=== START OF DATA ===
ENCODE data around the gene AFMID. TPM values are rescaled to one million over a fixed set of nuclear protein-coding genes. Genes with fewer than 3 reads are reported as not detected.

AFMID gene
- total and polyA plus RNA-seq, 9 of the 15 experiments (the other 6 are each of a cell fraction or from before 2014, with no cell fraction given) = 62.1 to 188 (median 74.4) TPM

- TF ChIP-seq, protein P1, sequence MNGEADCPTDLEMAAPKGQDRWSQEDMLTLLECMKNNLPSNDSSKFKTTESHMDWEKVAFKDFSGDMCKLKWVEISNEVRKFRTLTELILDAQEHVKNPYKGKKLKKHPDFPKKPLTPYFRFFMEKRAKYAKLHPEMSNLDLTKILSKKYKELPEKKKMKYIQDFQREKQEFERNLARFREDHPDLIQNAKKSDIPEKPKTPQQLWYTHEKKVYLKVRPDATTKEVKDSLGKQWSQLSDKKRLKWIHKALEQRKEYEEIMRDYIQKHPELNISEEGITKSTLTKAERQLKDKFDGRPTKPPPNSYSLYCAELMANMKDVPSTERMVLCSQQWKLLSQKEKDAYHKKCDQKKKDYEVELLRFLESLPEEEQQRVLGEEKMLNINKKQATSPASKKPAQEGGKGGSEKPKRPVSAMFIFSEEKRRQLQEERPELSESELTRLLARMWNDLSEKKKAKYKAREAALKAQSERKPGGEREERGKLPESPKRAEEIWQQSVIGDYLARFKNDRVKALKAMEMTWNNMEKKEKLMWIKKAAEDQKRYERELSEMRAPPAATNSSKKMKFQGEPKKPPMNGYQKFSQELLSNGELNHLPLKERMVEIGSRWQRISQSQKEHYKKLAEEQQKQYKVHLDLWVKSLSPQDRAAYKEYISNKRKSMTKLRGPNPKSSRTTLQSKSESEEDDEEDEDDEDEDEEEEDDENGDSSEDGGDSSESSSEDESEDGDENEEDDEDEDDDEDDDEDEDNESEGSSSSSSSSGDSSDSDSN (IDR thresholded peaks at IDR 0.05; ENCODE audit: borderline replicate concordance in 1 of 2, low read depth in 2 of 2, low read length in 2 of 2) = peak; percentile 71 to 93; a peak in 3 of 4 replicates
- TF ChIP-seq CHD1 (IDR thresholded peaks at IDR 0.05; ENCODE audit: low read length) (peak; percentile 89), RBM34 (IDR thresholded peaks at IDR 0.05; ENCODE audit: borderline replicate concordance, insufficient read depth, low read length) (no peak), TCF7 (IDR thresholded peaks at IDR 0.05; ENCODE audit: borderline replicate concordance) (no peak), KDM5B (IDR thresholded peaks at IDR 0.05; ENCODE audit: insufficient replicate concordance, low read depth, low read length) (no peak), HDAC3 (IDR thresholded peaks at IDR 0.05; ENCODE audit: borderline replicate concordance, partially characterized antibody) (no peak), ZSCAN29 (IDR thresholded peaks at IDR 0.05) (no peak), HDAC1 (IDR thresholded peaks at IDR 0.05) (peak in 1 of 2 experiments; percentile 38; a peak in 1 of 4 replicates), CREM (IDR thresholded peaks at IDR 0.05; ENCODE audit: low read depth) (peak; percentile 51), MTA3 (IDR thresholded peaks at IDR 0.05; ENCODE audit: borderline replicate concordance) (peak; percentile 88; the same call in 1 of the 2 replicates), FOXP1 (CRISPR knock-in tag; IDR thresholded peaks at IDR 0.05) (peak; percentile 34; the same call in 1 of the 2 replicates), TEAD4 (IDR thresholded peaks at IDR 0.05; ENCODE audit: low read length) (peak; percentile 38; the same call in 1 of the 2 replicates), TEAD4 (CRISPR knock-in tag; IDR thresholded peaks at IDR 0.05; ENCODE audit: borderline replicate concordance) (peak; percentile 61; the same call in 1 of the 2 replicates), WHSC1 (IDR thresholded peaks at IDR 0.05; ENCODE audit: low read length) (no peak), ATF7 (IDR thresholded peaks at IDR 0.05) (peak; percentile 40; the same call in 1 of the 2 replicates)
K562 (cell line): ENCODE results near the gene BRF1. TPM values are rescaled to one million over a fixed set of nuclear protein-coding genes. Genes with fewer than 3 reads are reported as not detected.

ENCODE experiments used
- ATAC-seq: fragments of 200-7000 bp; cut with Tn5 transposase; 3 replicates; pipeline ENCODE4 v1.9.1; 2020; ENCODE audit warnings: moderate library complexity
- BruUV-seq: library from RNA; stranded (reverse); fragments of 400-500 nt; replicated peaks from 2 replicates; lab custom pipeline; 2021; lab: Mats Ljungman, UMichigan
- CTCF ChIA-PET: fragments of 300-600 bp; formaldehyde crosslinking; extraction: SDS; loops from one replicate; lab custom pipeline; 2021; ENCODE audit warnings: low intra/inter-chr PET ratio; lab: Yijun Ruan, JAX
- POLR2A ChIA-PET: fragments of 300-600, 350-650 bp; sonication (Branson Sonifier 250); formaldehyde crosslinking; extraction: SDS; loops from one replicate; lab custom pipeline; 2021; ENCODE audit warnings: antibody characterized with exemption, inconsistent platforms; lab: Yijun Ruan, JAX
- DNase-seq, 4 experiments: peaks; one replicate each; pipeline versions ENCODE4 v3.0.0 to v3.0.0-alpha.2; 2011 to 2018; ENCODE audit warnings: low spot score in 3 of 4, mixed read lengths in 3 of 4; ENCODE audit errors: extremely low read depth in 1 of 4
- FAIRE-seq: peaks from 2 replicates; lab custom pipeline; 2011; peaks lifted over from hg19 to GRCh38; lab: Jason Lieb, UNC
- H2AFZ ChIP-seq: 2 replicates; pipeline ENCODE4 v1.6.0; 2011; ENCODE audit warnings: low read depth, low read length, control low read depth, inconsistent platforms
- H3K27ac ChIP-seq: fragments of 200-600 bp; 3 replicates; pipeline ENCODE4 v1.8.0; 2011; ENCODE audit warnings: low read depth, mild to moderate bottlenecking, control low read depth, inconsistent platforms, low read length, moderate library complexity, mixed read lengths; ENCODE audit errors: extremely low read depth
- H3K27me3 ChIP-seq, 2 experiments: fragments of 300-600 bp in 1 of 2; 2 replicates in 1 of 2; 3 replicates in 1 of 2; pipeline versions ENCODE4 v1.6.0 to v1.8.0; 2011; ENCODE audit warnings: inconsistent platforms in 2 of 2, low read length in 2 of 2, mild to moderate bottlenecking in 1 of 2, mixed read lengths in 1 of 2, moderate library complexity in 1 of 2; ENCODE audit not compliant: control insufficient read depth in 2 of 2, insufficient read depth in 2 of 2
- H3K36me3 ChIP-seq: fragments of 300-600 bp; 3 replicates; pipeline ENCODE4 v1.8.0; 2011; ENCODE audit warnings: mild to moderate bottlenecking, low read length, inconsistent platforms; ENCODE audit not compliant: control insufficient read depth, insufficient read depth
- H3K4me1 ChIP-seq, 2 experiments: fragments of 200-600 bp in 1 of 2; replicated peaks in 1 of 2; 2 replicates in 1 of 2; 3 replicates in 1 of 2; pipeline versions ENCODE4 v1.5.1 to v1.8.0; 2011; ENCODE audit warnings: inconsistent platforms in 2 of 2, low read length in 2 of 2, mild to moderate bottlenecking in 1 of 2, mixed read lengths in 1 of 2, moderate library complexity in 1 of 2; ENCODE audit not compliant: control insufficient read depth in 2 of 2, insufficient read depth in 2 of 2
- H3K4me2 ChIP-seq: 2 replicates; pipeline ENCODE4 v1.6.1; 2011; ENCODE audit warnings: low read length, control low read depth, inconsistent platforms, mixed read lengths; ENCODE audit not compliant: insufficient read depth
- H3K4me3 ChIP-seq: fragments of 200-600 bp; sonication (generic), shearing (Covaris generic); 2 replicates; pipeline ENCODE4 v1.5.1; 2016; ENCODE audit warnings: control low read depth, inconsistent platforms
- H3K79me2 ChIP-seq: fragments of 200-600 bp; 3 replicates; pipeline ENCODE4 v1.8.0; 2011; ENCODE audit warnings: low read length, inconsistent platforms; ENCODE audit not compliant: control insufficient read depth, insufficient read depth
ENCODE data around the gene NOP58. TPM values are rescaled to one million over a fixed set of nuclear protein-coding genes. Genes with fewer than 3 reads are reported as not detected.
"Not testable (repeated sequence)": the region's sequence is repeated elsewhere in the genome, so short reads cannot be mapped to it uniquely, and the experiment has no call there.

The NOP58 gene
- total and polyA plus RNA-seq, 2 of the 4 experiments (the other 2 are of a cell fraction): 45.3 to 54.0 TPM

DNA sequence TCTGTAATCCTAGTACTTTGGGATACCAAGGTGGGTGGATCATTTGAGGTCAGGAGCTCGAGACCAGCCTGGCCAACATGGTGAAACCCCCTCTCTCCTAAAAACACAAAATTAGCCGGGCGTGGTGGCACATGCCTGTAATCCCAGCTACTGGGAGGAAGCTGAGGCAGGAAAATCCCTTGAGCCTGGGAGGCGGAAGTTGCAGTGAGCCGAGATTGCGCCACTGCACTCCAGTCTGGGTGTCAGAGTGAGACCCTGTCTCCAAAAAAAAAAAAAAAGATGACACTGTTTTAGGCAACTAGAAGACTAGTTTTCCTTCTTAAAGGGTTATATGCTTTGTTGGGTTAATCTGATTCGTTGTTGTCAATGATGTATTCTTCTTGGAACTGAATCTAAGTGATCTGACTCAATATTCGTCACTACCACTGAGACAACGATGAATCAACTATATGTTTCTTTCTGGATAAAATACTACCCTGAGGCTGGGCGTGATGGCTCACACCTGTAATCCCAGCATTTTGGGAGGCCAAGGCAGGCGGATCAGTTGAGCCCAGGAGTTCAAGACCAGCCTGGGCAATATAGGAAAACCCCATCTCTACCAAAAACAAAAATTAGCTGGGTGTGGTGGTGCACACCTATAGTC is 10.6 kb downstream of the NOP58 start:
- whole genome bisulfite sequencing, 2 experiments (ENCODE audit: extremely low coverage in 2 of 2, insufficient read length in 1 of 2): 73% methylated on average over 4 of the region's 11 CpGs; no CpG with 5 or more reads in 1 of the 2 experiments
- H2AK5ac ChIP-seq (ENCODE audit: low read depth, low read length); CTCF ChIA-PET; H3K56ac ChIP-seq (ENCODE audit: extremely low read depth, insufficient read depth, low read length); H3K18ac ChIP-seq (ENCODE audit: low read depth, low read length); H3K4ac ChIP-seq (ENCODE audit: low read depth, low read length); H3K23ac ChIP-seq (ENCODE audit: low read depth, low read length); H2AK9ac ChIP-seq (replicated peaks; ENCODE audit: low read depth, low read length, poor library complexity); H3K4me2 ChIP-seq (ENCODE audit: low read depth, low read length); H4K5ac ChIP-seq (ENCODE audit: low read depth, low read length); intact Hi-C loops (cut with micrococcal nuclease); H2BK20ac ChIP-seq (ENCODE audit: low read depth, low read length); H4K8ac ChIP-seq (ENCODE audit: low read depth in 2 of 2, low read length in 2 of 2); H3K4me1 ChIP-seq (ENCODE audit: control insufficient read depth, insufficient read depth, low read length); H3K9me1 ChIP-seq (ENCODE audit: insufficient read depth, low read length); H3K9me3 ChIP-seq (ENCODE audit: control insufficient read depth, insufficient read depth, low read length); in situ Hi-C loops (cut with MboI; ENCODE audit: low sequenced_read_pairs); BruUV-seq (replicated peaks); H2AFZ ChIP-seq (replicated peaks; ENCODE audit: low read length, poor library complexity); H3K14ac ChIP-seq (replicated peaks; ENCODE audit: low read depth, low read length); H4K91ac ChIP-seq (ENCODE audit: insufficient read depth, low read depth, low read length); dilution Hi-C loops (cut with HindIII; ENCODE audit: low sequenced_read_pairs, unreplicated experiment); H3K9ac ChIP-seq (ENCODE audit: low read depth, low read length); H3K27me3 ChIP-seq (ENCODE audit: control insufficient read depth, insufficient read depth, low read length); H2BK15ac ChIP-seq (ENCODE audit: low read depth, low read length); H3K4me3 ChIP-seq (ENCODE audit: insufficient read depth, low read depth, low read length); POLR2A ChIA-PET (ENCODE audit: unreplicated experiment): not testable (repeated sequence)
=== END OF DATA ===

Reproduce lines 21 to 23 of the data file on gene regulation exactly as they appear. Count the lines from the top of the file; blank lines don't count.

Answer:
- H3K79me2 ChIP-seq: fragments of 200-600 bp; 3 replicates; pipeline ENCODE4 v1.8.0; 2011; ENCODE audit warnings: low read length, inconsistent platforms; ENCODE audit not compliant: control insufficient read depth, insufficient read depth
ENCODE data around the gene NOP58. TPM values are rescaled to one million over a fixed set of nuclear protein-coding genes. Genes with fewer than 3 reads are reported as not detected.
"Not testable (repeated sequence)": the region's sequence is repeated elsewhere in the genome, so short reads cannot be mapped to it uniquely, and the experiment has no call there.